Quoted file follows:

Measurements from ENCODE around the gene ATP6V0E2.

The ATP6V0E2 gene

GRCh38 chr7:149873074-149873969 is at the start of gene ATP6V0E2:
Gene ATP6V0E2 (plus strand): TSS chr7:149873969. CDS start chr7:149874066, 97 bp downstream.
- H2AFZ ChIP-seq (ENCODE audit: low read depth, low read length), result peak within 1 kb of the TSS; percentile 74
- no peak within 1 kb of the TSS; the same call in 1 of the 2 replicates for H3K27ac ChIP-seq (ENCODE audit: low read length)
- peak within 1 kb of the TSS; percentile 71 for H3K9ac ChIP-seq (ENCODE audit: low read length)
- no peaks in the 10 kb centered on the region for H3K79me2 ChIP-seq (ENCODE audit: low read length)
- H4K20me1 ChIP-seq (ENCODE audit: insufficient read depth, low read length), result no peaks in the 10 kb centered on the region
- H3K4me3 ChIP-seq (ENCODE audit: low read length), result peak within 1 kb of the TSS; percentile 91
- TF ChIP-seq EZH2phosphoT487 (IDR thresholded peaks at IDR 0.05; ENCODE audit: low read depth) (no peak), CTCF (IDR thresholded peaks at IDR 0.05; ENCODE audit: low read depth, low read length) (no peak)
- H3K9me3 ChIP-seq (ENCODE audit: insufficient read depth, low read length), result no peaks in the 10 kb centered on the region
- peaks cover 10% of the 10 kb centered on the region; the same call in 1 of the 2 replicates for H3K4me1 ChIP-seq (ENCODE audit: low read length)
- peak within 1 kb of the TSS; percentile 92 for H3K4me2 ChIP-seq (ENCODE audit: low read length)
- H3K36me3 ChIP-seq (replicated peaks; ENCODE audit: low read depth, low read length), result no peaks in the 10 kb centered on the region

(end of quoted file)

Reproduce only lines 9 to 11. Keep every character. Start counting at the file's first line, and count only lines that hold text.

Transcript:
- H4K20me1 ChIP-seq (ENCODE audit: insufficient read depth, low read length), result no peaks in the 10 kb centered on the region
- H3K4me3 ChIP-seq (ENCODE audit: low read length), result peak within 1 kb of the TSS; percentile 91
- TF ChIP-seq EZH2phosphoT487 (IDR thresholded peaks at IDR 0.05; ENCODE audit: low read depth) (no peak), CTCF (IDR thresholded peaks at IDR 0.05; ENCODE audit: low read depth, low read length) (no peak)